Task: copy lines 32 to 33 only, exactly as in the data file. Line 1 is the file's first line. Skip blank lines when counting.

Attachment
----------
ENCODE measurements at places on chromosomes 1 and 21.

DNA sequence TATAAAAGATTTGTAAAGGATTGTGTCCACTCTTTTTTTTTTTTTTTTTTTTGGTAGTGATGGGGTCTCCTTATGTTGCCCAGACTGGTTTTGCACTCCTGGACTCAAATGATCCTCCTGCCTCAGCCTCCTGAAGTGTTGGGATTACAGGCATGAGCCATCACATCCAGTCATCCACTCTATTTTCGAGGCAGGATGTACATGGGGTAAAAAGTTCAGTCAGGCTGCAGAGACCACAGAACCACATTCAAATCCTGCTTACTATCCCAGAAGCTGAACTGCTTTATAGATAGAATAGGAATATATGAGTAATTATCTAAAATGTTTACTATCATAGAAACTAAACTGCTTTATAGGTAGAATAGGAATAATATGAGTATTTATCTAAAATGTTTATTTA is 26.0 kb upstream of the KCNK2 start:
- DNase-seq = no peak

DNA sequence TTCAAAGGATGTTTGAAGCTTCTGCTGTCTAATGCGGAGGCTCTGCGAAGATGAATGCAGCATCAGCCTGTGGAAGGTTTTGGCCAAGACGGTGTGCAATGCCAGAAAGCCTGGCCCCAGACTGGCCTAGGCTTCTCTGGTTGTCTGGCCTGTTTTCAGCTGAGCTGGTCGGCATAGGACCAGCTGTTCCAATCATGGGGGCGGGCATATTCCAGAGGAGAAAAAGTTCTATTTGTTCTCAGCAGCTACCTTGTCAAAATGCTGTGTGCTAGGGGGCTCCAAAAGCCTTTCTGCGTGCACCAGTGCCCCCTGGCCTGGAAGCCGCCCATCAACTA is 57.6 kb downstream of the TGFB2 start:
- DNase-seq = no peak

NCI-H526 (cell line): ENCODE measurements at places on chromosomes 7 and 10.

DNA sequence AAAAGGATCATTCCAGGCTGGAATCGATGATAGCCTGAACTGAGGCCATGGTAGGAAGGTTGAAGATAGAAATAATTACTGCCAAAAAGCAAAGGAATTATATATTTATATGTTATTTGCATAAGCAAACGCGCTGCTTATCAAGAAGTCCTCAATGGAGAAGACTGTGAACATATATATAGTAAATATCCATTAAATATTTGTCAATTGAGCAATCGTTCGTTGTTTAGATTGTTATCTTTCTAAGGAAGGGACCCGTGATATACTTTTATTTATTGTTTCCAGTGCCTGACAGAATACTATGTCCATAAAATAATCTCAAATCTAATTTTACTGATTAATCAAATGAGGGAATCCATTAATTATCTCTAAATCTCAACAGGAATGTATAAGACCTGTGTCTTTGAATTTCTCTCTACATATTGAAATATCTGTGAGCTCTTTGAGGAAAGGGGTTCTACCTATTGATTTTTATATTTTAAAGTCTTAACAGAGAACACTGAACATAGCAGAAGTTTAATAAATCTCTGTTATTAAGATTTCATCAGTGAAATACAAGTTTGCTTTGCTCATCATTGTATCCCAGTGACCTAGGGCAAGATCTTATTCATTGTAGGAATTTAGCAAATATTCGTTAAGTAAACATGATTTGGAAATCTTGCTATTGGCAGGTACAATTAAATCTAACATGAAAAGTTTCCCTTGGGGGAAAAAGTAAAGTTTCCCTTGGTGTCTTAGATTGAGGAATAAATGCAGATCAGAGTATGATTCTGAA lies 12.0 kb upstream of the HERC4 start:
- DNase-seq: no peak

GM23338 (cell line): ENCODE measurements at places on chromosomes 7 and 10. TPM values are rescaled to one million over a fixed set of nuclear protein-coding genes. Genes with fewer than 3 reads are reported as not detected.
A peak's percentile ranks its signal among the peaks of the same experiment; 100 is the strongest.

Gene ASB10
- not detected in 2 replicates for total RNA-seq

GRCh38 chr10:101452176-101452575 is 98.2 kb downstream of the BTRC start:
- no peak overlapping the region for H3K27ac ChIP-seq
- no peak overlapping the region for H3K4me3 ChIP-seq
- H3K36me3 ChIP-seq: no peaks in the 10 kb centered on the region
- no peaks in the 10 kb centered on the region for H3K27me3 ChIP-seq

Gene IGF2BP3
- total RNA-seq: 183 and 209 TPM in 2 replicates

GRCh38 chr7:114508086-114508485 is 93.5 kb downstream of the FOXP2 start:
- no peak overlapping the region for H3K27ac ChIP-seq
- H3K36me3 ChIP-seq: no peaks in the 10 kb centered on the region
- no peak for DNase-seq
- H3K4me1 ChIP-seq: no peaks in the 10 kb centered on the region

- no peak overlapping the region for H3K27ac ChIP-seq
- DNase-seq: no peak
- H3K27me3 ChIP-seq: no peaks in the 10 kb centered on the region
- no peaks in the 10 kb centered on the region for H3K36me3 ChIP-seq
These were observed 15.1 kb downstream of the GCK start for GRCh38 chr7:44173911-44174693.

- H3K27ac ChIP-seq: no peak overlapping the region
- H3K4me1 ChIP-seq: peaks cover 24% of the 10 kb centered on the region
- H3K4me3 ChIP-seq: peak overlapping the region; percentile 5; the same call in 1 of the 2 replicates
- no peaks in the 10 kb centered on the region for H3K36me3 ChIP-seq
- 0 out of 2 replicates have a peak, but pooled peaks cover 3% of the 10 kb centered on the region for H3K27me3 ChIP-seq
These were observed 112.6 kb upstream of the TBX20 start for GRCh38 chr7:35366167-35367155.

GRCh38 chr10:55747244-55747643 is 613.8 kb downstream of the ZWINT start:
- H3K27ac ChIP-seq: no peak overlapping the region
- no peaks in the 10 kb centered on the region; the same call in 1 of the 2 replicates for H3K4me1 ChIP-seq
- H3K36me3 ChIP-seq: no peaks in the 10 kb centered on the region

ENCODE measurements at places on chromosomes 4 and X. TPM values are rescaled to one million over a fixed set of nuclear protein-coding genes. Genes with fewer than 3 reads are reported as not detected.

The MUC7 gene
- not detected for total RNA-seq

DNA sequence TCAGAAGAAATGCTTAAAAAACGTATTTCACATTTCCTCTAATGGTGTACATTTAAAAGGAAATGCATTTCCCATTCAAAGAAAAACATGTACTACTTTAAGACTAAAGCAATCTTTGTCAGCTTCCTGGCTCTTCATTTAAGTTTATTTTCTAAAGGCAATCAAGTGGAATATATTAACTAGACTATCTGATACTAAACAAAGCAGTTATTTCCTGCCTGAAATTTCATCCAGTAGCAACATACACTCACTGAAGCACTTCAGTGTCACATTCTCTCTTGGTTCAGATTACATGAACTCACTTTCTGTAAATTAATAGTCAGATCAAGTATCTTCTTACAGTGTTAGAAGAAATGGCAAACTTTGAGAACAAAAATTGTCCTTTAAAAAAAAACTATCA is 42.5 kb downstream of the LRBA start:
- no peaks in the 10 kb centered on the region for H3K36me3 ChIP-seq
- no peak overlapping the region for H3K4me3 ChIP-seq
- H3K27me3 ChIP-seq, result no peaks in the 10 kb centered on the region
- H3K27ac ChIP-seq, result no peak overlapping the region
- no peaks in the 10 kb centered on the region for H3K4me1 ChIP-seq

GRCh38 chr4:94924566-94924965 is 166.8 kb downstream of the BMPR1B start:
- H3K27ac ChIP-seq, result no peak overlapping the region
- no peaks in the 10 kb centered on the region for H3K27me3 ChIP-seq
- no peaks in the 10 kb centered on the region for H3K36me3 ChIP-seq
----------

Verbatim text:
- H3K4me3 ChIP-seq: peak overlapping the region; percentile 5; the same call in 1 of the 2 replicates
- no peaks in the 10 kb centered on the region for H3K36me3 ChIP-seq